Some things in life are just meant to be, and go together hand in hand with one another like when you pair wine with food (metaphorically speaking of course). Salt and pepper, eggs and bacon, garlic and ginger, and so on... Sometimes in life however, the pairings we come across aren’t quite as obvious and as plain to see as some people would have you believe.
Take wine and food pairing for instance. Wine connoisseurs who enjoy sampling fine wines and dedicate much of their free time to learning all about wines, where they’re from, how they’re made, and what they go best with, will tell you it’s easy to pair up wines with certain foods.
Other people however, who don’t drink wine that much, will probably not have the first idea about which wine goes with which foods. It’s true learning how to pair wine with food does indeed enhance the taste, texture, and flavor of the dish, working incredibly well, the problem is knowing which wines work with which foods.
Champagne is arguably the most well-known wine, often consumed on special occasions. It is a sparkling wine made from two types of grape: Chardonnay, and pinot noir. Most other sparkling wines are also made from these two grapes. Champagne is made in the champagne regions of France, and usually has an acidic, yeasty, and fruity flavor. As a general rule of thumb, any particularly salty food works incredibly well with champagne. Seafood also works extremely well with champagne, as does strong tasting red meat, especially game. Rich, creamy, and buttery sauces also work great.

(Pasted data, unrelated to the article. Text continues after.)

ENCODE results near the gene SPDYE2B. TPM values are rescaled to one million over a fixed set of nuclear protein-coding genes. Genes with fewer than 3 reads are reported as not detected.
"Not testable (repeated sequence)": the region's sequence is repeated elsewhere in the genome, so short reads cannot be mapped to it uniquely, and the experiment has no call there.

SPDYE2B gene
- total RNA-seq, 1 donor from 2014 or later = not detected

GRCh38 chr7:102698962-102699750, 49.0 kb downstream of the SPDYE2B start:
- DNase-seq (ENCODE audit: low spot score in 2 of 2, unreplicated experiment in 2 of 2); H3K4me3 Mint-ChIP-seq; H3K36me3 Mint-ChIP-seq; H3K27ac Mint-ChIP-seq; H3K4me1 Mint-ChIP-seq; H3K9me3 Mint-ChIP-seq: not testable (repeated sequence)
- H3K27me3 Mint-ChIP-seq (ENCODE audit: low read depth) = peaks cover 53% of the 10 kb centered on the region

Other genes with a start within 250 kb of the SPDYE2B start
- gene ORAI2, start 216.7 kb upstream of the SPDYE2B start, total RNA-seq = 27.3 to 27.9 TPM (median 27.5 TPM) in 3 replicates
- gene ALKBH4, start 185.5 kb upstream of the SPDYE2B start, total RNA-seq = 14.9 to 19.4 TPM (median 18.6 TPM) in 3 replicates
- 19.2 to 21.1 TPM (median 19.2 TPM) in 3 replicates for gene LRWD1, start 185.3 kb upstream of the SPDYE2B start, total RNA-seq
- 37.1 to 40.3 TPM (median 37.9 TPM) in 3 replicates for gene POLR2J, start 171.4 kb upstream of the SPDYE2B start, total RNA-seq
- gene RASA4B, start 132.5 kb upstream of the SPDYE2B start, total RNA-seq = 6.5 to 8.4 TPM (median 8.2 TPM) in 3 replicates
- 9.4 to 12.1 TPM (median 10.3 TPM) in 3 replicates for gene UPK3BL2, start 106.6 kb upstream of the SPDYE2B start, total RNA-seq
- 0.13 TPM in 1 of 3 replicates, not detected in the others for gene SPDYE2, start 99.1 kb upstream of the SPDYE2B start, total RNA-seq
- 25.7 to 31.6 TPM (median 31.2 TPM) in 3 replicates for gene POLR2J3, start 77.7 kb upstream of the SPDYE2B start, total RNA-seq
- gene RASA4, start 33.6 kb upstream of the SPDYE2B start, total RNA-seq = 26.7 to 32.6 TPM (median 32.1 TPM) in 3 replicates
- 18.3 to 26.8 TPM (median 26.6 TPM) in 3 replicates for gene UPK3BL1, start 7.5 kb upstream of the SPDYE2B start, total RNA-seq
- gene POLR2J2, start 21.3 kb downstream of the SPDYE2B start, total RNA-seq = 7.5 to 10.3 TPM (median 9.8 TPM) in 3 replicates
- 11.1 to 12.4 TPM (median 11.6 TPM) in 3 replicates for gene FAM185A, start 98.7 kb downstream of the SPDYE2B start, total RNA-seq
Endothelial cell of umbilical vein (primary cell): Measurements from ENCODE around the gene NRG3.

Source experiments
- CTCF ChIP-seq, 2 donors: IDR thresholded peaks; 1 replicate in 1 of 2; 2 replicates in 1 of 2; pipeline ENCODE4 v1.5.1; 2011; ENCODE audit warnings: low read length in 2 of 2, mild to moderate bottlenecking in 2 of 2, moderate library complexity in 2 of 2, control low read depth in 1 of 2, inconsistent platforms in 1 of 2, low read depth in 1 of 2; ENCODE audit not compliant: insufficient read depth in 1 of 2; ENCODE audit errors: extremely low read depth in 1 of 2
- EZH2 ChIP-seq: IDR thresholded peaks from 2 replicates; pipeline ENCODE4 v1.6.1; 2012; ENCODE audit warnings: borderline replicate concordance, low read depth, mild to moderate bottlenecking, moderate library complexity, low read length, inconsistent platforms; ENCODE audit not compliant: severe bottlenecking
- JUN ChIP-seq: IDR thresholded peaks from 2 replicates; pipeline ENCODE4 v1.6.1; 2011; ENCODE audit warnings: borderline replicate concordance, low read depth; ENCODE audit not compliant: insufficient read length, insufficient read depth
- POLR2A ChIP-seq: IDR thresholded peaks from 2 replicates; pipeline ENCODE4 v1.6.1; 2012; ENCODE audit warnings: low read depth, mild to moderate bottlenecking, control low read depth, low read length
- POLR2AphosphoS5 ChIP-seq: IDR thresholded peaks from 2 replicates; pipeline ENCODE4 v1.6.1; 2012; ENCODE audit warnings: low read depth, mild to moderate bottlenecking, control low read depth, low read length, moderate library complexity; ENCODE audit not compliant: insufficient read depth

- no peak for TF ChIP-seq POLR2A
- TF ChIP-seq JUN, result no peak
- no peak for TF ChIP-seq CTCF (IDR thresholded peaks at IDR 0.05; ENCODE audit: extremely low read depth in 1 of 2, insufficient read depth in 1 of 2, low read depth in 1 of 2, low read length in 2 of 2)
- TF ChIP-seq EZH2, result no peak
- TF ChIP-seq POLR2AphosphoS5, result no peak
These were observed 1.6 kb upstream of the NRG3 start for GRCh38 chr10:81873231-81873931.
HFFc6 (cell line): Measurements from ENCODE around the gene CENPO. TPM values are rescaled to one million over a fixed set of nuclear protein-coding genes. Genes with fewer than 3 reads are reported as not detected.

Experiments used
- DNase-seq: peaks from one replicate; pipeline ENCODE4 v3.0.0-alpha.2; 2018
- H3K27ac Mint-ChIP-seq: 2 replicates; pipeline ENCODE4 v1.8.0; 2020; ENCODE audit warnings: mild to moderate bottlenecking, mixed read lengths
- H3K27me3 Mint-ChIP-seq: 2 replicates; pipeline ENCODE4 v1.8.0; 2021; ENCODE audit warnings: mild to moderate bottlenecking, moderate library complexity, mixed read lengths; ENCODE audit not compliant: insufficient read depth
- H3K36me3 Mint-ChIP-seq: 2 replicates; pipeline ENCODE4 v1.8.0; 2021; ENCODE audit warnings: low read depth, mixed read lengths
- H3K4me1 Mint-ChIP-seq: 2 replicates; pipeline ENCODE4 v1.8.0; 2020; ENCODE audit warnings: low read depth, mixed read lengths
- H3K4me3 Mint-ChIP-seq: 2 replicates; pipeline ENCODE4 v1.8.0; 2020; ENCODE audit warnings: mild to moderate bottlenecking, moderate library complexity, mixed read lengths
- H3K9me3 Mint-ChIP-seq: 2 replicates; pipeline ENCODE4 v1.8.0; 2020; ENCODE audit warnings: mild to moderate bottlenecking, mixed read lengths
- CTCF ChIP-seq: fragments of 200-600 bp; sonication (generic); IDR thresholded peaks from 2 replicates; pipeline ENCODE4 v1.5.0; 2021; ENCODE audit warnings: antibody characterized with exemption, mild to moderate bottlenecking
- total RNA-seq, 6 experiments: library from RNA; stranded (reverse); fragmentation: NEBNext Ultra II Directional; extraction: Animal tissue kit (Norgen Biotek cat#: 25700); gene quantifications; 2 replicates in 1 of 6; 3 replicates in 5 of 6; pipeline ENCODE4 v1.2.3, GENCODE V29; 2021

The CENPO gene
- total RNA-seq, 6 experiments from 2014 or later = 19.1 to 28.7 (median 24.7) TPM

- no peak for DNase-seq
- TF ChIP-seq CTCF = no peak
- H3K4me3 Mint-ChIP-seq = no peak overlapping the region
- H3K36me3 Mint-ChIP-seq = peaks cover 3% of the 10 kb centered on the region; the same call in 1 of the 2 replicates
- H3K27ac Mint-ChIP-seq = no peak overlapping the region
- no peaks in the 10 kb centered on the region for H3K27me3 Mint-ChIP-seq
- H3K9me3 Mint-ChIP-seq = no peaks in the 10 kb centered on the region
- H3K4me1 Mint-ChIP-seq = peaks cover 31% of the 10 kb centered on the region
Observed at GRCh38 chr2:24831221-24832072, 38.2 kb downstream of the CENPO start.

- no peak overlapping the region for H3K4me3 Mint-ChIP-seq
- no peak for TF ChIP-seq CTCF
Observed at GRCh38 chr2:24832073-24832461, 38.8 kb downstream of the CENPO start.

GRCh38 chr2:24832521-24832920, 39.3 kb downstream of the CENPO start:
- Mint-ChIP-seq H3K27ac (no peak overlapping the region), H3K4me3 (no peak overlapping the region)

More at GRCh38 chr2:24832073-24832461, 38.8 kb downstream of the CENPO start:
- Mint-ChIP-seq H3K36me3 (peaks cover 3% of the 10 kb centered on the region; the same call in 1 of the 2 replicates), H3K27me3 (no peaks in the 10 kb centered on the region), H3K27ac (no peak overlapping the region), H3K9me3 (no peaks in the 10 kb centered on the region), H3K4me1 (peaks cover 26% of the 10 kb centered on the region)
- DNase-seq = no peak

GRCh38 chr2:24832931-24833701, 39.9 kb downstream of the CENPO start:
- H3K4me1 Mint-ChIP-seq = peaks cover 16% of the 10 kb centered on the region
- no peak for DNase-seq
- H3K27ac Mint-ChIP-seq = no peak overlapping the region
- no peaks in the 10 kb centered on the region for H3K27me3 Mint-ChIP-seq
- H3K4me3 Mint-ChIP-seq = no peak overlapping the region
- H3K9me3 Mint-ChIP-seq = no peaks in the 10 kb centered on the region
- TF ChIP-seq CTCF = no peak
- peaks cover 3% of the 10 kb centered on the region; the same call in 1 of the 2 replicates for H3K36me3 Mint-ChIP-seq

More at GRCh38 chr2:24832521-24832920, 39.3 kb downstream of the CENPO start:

Merlot is a red wine that is predominantly made from grapes grown in the Bordeaux wine regions. Merlot features, subtle plum and black cherry flavors and is not too overpowering on the pallet due to the fact that it has less tannin than other similar reds. As the taste is mild and not overpowering, merlot can be paired along with pretty much all forms of seafood, as well as red meats, and pork. It also works incredibly well with mushrooms, cheese, and citrus cream sauces.
Chardonnay is perhaps the best known of all white wines, and is one of the most popular white wines in the entire world. Chardonnay wine, made from the Chardonnay grape, originated in Eastern France, in the region of Burgundy, but it is now grown all over the world. The taste of Chardonnay is best described as apple, with hints of vanilla, oak, and even butter with a hint of citrus. Chardonnay is best served with full-flavored meals including: Lobster, strong tasting fish, white meat, red meats, and acidic and citrus sauces including BBQ and salsa.
Chablis is a dry white wine that comes from the North of France’s wine regions. The climate there is cooler than other regions, and as a result the grapes don’t ripen as much as with other varieties. Chablis is a leaner, drier, and more crisp wine with delicate flavors that work best with foods including: Light fishes, crab, and lobster, chicken, pork, and turkey. As far as sauces go, Chablis works best with cream based sauces.